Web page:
CNET Crave

CNET Australia Podcast

Thanks for the memories  July 26, 2012

Life: a comic book for the blind

About The Author

CNET Editor

Michelle Starr is the tiger force at the core of all things. She also writes about cool stuff and apps as CNET Australia's Crave editor. But mostly the tiger force thing.

(Credit: Philipp Meyer)

A design student has created a graphic novel that tells a simple story through touch.

Although the invention of the Braille system means that the blind have access to the printed word, there is one printed medium that, based as it is in visual storytelling, is impossible to enjoy without seeing it: the comic book. At least, until Philipp Meyer, a design student at the University of Applied Sciences in Potsdam, Germany, involved.

His idea was twofold: create a story that is as graphically simplified as he can possibly make it; and realise it in such a way that is equally explorable to both the sighted and the blind. Thus Life was born: a simple tale told using only circles of varying textures to describe a single life cycle.

To start the process going, Meyer created a digital version of the layout in comic-book panels and sent it to friends to find out if they could ascertain what was happening on the pages. When they had no trouble connecting the panels to the title of the comic, Meyer, with some help from Danish reading assistance institute Nota, moved onto blind readers. Although his first reader, Michael, had no difficulty understanding the story, others did not, so Meyer went on to create further refinements — tweaking the textures of his circles to make them more identifiable as individuals.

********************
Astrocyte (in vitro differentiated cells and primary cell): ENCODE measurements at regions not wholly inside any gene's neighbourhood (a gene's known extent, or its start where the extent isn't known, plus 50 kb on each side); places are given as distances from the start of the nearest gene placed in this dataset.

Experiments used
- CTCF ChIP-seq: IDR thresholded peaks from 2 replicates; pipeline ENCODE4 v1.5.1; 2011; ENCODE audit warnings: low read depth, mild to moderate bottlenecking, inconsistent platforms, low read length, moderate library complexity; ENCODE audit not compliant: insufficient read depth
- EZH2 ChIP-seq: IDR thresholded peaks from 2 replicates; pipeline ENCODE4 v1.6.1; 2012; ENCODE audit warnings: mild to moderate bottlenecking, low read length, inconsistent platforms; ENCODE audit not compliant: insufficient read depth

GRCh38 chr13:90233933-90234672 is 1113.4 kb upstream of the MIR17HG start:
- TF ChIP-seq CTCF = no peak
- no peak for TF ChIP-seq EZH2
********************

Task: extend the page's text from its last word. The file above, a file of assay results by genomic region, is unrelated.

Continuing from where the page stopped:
The digital version of the book.
(Credit: Philipp Meyer)

Once circle, for example, is just a ring, while the other has the texture become less pronounced towards the centre, creating a softer sensation. The "child" is a mix of the two: one half just a circumference, and the other a gradual fade.

"This project was definitely the most challenging I ever did — yet the most rewarding as well," Meyer said on his web page. "I will never forget the day when Michael read the tactile comic for the first time, experiencing a medium that did not exist in this form before. On that day I realised that it is possible to tell a story — without ink, text or sound — that comes to life through imagination."

Although Meyer is careful to point out that his project is only an experiment, and although there may be some limitations involved in telling a story only through circles, Life has some definite possibilities for further exploration. We certainly hope that someone decides to find out what they are.

For more information on the project, you can read Meyer's essay about the process here (PDF).

(Credit: Philipp Meyer)

Add Your Comment


Be the first to comment on this story!

Post comment as

Sponsored Links

Recently Viewed Products